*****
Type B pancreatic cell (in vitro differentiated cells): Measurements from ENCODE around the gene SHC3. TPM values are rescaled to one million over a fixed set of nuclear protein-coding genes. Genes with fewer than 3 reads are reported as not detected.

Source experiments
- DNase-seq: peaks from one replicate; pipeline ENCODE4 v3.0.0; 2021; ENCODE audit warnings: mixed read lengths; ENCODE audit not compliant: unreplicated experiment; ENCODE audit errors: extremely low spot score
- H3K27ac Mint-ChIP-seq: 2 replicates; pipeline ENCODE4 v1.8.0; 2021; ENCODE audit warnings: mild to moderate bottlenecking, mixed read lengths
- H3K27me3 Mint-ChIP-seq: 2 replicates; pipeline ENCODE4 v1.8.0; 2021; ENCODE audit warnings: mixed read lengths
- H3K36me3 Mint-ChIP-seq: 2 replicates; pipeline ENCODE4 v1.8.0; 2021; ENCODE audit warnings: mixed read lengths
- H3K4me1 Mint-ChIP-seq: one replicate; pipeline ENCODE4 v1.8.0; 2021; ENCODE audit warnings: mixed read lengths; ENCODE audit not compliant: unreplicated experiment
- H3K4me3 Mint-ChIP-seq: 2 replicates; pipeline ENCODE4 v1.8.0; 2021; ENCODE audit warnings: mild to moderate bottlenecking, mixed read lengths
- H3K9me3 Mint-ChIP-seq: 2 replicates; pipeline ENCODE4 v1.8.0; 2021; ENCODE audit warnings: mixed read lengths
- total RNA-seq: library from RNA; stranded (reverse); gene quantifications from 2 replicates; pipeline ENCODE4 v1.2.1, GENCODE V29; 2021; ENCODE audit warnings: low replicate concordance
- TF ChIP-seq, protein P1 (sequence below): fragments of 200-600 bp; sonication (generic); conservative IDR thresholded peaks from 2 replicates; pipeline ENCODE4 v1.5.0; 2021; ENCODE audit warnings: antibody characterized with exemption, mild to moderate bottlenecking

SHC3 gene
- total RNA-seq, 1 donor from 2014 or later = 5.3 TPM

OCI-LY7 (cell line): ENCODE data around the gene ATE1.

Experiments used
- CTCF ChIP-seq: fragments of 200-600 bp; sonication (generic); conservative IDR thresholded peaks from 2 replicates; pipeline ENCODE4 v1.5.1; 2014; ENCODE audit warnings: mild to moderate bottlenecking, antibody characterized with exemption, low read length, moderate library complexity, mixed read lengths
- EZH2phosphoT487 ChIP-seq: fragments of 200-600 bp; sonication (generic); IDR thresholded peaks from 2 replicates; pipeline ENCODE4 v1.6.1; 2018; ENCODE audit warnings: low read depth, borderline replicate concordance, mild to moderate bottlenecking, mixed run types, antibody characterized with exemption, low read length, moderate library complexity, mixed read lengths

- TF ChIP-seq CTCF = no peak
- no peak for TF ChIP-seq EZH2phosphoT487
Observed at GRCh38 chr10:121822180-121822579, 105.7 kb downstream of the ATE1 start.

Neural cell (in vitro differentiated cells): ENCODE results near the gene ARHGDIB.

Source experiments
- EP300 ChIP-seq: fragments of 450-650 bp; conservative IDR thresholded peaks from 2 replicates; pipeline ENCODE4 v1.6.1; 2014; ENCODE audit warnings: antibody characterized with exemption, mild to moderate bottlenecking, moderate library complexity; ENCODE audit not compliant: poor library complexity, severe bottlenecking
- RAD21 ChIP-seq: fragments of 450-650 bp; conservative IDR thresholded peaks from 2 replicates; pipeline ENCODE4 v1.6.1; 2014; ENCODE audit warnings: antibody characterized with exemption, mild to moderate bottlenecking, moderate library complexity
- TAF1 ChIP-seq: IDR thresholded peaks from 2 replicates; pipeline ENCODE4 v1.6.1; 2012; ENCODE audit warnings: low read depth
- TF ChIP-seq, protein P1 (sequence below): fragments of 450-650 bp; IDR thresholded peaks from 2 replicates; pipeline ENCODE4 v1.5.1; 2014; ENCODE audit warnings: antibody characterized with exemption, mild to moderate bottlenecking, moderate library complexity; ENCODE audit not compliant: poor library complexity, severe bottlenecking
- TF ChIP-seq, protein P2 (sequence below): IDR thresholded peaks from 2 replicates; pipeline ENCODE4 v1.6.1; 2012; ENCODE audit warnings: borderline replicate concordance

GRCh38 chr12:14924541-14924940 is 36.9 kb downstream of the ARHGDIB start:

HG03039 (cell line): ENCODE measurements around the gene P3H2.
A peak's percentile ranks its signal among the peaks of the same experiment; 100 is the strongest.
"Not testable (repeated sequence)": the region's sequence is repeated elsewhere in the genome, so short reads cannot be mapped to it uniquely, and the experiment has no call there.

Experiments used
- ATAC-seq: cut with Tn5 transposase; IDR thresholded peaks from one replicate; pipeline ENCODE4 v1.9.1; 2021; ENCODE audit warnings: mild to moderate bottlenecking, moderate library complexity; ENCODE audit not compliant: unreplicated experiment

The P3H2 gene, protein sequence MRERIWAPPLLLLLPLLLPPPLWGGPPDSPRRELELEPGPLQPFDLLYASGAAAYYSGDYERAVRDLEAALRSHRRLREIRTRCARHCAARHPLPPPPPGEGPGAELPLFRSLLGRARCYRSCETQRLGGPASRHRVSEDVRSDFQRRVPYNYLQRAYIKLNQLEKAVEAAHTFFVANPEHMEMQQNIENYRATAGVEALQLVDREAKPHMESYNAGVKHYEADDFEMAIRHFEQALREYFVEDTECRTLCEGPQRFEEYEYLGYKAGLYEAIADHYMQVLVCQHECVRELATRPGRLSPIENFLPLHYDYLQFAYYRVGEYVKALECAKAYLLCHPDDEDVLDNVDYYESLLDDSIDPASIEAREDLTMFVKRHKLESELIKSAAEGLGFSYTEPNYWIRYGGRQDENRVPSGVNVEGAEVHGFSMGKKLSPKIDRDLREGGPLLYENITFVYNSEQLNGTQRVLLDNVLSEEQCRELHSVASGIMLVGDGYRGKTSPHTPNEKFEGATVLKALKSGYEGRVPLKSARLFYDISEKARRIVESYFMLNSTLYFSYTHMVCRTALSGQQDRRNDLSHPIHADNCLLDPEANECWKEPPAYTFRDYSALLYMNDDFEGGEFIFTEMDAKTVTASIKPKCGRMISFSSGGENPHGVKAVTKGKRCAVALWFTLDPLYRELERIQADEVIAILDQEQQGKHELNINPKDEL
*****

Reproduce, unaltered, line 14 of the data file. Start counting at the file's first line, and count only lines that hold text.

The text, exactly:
OCI-LY7 (cell line): ENCODE data around the gene ATE1.